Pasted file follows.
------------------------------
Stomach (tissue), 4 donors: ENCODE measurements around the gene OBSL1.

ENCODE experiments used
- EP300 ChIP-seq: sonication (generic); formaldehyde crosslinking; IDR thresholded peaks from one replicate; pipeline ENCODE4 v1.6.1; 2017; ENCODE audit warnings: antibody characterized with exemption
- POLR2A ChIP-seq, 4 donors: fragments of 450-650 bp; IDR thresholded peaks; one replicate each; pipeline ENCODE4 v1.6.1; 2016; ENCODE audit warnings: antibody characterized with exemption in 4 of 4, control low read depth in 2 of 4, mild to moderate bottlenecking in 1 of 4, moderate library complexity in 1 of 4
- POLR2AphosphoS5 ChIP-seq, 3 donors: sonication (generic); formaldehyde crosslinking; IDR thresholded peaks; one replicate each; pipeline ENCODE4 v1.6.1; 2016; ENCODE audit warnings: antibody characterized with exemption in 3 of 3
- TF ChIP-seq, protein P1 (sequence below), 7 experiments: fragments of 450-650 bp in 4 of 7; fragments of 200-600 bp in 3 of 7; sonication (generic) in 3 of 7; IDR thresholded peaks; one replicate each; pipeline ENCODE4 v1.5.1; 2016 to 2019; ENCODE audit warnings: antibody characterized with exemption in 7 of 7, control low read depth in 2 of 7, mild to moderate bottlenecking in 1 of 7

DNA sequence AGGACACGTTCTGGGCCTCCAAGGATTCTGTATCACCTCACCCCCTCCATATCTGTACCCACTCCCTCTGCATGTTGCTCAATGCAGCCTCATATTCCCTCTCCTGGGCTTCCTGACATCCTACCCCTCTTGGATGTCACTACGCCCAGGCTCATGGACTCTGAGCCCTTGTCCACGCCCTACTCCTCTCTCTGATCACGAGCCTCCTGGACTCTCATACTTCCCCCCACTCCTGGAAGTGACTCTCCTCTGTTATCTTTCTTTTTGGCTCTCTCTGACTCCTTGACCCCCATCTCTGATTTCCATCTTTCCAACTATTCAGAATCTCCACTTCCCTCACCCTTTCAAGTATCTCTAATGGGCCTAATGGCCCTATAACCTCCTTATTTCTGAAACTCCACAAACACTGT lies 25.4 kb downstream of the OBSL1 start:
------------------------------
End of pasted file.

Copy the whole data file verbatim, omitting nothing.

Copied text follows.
Stomach (tissue), 4 donors: ENCODE measurements around the gene OBSL1.

ENCODE experiments used
- EP300 ChIP-seq: sonication (generic); formaldehyde crosslinking; IDR thresholded peaks from one replicate; pipeline ENCODE4 v1.6.1; 2017; ENCODE audit warnings: antibody characterized with exemption
- POLR2A ChIP-seq, 4 donors: fragments of 450-650 bp; IDR thresholded peaks; one replicate each; pipeline ENCODE4 v1.6.1; 2016; ENCODE audit warnings: antibody characterized with exemption in 4 of 4, control low read depth in 2 of 4, mild to moderate bottlenecking in 1 of 4, moderate library complexity in 1 of 4
- POLR2AphosphoS5 ChIP-seq, 3 donors: sonication (generic); formaldehyde crosslinking; IDR thresholded peaks; one replicate each; pipeline ENCODE4 v1.6.1; 2016; ENCODE audit warnings: antibody characterized with exemption in 3 of 3
- TF ChIP-seq, protein P1 (sequence below), 7 experiments: fragments of 450-650 bp in 4 of 7; fragments of 200-600 bp in 3 of 7; sonication (generic) in 3 of 7; IDR thresholded peaks; one replicate each; pipeline ENCODE4 v1.5.1; 2016 to 2019; ENCODE audit warnings: antibody characterized with exemption in 7 of 7, control low read depth in 2 of 7, mild to moderate bottlenecking in 1 of 7

DNA sequence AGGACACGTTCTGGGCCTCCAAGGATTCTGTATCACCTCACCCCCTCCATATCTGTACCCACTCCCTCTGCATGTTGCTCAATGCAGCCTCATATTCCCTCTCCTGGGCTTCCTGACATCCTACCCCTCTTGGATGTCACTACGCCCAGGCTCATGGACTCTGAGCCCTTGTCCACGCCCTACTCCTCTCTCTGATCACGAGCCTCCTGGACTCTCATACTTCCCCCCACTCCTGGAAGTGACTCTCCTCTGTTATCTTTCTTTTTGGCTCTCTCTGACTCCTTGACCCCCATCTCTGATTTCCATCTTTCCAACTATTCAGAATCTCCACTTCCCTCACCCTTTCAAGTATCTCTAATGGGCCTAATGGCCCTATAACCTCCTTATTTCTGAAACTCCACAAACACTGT lies 25.4 kb downstream of the OBSL1 start: